It made me think that perhaps that’s what we could all do in Stewiacke. We don’t have a ferry coming, but we do have visitors coming in cars and busses. I challenge everyone to take a look at their part of the town with fresh eyes to imagine what it might look like to someone who doesn’t drive by it every day. Maybe a quick tidy up of the yard, or a potted plant, a fresh coat of paint, or just a smile on your face is all that’s needed. It all adds up and we want people to leave thinking they want to come back to visit or even move here.
Two others spoke on citizen engagement in different ways. Deputy Mayor Jim Mustard, of the Municipality of Inverness, spoke about the importance of community development spurring on economic development. He says this demonstrates a community that’s functioning as a great place to live and is more likely to attract business. Businesses tend to be looking for a workforce as much, or even more than, comparing the tax rates. Having engaged citizens is key to attracting more residents. We all want to live in a place we can be proud of and that happens when we all step forward to do what we can, no matter how small the contribution seems to be.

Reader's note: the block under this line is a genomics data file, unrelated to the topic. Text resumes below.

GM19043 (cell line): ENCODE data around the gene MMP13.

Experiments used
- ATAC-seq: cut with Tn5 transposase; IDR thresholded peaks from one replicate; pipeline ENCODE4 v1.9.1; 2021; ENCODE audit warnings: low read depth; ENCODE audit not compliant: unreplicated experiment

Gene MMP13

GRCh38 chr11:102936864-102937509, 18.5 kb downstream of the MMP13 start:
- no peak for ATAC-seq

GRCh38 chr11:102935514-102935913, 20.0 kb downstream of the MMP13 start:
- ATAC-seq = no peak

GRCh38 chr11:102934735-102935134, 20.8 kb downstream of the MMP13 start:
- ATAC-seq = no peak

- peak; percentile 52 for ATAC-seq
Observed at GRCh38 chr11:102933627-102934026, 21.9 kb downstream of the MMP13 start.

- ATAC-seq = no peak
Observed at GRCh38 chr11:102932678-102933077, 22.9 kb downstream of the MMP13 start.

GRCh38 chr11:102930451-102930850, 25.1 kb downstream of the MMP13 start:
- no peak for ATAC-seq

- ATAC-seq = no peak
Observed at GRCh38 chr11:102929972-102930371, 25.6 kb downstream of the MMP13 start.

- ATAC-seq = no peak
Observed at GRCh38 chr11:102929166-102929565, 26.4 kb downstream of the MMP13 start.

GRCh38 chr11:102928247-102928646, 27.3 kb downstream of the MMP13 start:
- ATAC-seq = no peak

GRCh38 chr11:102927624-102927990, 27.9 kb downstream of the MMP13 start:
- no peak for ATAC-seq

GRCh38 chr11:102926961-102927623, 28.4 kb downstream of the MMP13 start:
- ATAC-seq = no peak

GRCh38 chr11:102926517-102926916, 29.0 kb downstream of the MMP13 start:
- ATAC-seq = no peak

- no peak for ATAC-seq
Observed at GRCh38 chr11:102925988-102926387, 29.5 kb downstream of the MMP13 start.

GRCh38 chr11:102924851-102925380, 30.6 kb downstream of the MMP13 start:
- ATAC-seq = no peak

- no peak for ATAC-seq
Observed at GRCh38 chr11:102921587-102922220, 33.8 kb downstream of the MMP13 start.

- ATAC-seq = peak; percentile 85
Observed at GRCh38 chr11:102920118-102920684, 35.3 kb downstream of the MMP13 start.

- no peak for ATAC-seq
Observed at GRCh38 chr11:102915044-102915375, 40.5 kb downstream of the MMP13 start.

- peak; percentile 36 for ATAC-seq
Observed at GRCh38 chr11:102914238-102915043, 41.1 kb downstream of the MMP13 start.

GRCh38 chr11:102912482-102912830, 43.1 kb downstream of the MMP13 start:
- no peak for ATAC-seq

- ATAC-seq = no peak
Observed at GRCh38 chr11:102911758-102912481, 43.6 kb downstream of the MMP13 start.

The second speaker, Danny Graham, relayed the importance of avoiding quick fixes and the need to pull together. The group he belongs to is called Engage Nova Scotia and its vision includes the statement, “ We know we live in a special place and that we enjoy a unique quality of life. It’s up to us to protect and enhance those gifts for future generations.” (www.engagens.ca).